We’re past the point where analytics were merely an opportunity to apply data to decision-making. There’s no longer any uncertainty on whether we should invest in an analytics tool. When you can back your decisions with concrete and insightful data, you don’t need to question the value of analytics.

Gender Pay Equality

So why write about this topic when experts in HR and Sales have already realized that using analytics can help improve performance and make better decisions? The thing is, most of us know that people data has potential, but very few of us really know how to leverage it. Linking performance to compensation requires you to analyze the different datasets of your people data, such as employee attributes, performance data, comp data and benchmark data, all in one place.

In this post, we’ll walk you through a few examples that illustrate the value of drilling down into data for better people decisions – because it is, after all, your people who drive the success of your company.

The first hurdle to overcome when trying to make more effective use of your people analytics is dealing with your system’s data quality. Disparate HR systems don’t help very much and it’s important to find a centralized solution that lets you put together all your employee data, clean it up, and measure it.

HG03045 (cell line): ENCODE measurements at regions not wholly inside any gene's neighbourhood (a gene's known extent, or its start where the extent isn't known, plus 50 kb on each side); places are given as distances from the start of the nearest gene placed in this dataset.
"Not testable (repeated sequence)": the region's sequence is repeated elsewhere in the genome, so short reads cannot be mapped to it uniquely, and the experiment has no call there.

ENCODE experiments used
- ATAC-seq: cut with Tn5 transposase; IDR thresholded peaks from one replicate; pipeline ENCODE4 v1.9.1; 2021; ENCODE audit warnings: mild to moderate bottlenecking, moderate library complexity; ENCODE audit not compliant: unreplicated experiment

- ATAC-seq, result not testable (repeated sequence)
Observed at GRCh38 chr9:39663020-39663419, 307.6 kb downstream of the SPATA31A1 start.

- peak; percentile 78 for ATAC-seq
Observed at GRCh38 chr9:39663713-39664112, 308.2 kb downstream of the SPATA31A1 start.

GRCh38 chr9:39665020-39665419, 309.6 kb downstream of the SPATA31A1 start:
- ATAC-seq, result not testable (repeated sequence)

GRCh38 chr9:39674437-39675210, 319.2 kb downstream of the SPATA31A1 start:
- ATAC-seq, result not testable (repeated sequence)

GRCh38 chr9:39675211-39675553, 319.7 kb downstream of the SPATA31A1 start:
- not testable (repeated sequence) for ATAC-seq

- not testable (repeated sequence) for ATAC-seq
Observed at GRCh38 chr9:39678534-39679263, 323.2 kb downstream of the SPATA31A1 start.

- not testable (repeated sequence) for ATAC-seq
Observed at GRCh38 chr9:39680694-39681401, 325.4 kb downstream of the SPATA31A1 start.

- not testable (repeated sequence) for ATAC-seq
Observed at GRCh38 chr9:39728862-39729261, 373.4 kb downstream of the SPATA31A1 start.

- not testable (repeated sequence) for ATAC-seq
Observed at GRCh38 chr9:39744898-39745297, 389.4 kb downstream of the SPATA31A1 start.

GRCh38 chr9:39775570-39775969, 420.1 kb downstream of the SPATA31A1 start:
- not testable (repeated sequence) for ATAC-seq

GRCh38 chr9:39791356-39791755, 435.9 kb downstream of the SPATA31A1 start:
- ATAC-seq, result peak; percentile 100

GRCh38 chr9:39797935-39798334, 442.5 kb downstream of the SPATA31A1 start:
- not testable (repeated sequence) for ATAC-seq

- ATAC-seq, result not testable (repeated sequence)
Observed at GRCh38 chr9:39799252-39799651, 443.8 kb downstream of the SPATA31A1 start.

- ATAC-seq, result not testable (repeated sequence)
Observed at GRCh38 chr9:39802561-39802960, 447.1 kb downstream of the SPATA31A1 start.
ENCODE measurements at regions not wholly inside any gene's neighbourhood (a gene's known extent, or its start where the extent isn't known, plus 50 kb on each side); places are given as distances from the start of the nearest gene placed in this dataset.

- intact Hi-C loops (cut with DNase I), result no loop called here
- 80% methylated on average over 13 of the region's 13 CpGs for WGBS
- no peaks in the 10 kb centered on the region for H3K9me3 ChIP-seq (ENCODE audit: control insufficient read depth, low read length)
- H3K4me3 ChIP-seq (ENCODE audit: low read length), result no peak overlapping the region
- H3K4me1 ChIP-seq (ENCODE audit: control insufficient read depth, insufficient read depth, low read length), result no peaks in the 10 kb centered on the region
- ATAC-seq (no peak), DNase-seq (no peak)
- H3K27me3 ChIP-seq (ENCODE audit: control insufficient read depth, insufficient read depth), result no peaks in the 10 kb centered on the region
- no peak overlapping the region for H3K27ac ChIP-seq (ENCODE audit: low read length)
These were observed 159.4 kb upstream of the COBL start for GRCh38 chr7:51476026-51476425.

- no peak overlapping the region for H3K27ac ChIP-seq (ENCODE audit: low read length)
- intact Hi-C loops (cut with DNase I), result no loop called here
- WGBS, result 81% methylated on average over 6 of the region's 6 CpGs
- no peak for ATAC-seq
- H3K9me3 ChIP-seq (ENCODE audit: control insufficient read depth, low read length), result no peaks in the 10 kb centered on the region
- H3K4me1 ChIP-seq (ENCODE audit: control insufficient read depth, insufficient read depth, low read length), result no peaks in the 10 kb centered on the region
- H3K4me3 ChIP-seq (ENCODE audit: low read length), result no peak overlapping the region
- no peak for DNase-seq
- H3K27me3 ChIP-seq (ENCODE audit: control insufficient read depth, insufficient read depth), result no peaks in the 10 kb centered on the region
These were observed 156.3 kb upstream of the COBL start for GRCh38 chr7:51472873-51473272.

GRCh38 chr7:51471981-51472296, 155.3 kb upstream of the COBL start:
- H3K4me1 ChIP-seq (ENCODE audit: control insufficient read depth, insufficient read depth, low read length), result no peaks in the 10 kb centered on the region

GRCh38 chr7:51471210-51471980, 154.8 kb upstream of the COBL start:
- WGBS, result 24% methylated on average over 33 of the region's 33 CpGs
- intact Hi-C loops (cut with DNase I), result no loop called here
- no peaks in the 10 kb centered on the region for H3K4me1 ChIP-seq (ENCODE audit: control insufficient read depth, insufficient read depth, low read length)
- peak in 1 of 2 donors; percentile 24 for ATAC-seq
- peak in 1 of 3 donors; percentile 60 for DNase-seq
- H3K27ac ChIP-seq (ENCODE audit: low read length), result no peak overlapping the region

Once you’ve centralized your performance and compensation data, you can follow Peter Drucker’s words – “What gets measured, gets managed.” Start by understanding the way your processes are currently running. Then, combine different metrics to make a difference in the way you manage compensation.

3 examples that explain why a data-driven approach to performance & compensation can be beneficial to your organization:

Ensure Your People Are Being Paid Fairly

A hot topic for reward and compensation teams, gender pay gap is an employee attribute that is easy to identify. Its standard metric is derived from comparing the average salary of men and women who have similar jobs within similar environments.

However, for your organization to be truly efficient in fair pay, other dimensions need to be added when analyzing gender equality. These include indicators such as performance attainments, performance ratings, how long the employee has been in the position, seniority, absentee rate, promotion rate, professional experience, and more.

Looking at metrics beyond the issues of equality can provide you with unexpected insights. We found the following results while examining potential gender pay gaps for a B2B telco provider:

The company's sales managers consisted mostly of men between the ages of 35 and 45, who were based in the same region.

Women sales managers, on the other hand, were 10 years younger, had previously worked in different regions, and were showing much greater potential to motivate salespeople with average or weak performance levels.

This discovery led the company to streamline career path and succession planning processes by promoting more women as sales managers.